Don’t Worry Guys, After Conducting An Investigation Blizzard Has Cleared Itself Of Wrongdoing

The company’s personal investigation found there was never a “systemic issue with harassment”.

QuintLyn Bowers
By QuintLyn Bowers, News Editor Posted:

Activision Blizzard Internal Investigation

After a thorough investigation of...itself, Activision Blizzard has concluded that “there is no evidence to suggest [the company’s] senior executives ever intentionally ignored or attempted to downplay the instances of gender harassment that occurred and were reported”. The investigation, headed up by the Workplace Responsibility Committee working under the Board of Directors, sent a report to shareholders stating that “contrary to many of the allegations, the Board and its external advisors have determined that there is no evidence to suggest that Activision Blizzard senior executives ever intentionally ignored or attempted to downplay the instances of gender harassment that occurred and were reported.”

The good(?) news is that the report does admit that there are “some substantiated instances of gender harassment” but adds that “those unfortunate circumstances” don’t actually mean that the Board or senior leadership “were aware of and tolerated” it. They also state that it doesn’t indicate a “systemic issue with harassment, discrimination, or retaliation.”

Effectively, this report is intended to negate the allegations put forth by the DFEH in their lawsuit and later claims that CEO Bobby Kotick not only didn’t report a settlement with a rape victim at Sledgehammer Games, but also threatened to have his own female assistant killed via voicemail, among a myriad of other things.

According to the report given to shareholders, the investigation looked into email communications notes, and other documents. The Workplace Responsibility Committee also reportedly interviewed former and current employees. Of course, they weren’t overly detailed about what came out of any of that. Nor did they explain exactly how they went about conducting the investigation, or share what information was given to outside consultants.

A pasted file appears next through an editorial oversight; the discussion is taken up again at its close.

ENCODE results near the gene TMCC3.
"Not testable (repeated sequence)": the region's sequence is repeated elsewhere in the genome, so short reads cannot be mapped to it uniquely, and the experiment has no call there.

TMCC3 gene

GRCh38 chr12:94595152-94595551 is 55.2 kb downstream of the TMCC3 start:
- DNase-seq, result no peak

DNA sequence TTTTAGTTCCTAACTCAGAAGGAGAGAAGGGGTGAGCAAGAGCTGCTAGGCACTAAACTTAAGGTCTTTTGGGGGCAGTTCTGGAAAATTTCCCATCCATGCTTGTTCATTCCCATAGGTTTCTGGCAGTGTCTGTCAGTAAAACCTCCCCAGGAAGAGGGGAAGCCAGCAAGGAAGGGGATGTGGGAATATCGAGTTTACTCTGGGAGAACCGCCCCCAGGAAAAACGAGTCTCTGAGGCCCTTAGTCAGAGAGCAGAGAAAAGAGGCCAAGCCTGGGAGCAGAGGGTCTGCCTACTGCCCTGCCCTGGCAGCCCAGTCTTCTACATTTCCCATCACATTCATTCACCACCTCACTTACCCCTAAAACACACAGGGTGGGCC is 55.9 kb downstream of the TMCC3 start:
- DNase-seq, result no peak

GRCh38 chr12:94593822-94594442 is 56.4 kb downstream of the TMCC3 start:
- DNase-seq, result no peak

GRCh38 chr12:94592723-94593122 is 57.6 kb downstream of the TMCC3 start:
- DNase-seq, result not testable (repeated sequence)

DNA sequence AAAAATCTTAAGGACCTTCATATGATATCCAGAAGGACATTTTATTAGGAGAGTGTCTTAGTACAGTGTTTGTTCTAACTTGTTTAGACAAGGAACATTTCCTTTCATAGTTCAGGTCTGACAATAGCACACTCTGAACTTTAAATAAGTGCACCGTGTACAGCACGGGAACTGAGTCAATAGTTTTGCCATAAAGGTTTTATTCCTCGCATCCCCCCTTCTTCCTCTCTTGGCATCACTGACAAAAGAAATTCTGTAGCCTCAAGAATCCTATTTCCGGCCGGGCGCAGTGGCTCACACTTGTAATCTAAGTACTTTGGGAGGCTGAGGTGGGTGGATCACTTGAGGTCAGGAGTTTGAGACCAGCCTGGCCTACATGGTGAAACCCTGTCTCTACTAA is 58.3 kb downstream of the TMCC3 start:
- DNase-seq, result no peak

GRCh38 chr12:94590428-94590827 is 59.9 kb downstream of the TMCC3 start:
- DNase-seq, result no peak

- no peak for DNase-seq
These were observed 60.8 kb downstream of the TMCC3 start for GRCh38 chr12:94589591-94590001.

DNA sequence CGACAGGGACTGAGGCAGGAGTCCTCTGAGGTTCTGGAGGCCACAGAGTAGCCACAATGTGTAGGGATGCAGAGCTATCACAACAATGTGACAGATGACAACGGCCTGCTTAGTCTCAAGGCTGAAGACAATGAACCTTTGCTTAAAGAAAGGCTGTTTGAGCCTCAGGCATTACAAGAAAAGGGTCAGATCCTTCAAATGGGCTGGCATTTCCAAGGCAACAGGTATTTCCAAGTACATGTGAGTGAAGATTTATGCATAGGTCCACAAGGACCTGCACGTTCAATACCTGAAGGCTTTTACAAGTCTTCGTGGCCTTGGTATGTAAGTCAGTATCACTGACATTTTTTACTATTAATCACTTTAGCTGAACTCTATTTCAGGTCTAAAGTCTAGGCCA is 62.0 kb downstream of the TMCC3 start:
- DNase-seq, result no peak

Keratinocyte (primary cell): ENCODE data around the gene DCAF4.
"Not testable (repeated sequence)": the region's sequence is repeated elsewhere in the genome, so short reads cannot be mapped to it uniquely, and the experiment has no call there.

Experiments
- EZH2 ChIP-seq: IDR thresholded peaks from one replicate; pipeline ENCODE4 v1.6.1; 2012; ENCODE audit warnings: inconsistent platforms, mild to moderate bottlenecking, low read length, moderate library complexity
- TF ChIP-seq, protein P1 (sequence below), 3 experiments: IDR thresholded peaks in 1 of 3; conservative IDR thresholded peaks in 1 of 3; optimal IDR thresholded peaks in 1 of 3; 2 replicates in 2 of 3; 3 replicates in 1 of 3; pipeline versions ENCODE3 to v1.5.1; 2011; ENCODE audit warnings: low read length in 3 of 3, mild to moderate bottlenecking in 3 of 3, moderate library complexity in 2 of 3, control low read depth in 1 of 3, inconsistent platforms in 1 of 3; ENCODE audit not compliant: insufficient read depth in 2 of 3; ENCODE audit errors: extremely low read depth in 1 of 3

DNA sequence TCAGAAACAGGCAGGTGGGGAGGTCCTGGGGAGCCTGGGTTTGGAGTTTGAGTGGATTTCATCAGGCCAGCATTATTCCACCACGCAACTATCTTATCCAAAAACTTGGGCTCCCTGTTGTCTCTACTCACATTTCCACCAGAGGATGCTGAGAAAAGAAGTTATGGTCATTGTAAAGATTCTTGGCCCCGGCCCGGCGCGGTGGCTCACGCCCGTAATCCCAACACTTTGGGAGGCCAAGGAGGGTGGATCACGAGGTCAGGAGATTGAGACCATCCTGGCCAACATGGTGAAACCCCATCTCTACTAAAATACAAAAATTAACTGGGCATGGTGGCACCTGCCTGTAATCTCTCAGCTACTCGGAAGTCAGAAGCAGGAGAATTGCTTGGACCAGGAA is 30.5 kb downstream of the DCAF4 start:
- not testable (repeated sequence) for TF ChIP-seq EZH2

One of these consultants, who concluded there weren’t any signs of “widespread harassment”, a “pattern or practice of harassment or systemic harassment” between September 2016 and December 2021 was EEOC Gilbert Casellas. Neither he nor the company has been willing to share any more details on the investigation.

The report did admit that there were “truths about [the] company” that “can be difficult to reconcile.” But, the big takeaway was that the company is seemingly being victimized with an “unrelenting barrage of media criticism.”

Of course, the big question here is how someone can investigate themselves. It seems like it might not be ethical? But apparently, Activision Blizzard has found a way. Of course, if this were a case of the leaders of a company investigating claims against lower staff members, that would make sense. But when many of the claims are against members of the board, including the CEO, the entire thing becomes beyond questionable and easily becomes a case of, “I have investigated myself, and found myself innocent."

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In this article: Activision Blizzard.

About the Author

QuintLyn Bowers
QuintLyn Bowers, News Editor

QuintLyn is a long-time lover of all things video game related will happily talk about them to anyone that will listen. She began writing about games for various gaming sites a little over ten years ago and has taken on various roles in the games community.

More Stories by QuintLyn Bowers

Discussion (2)

midori 1 year ago
Sweet, glad to see that they did no wrong. See no evil, hear no evil, speak no evil, do no evil.

mercillesss 1 year ago
Ignorance is not innocence, I feel like a lot of people will not be satisfied unless Bobby loses his job and is gone. The entire notion of self-investigation is going to appear silly to the general public and thus have little affect on their image when it comes to the media. from reading this article, what I understood was that Activision tried and succeeded to absolve themselves of the claims but didn't absolve themselves of the crimes.

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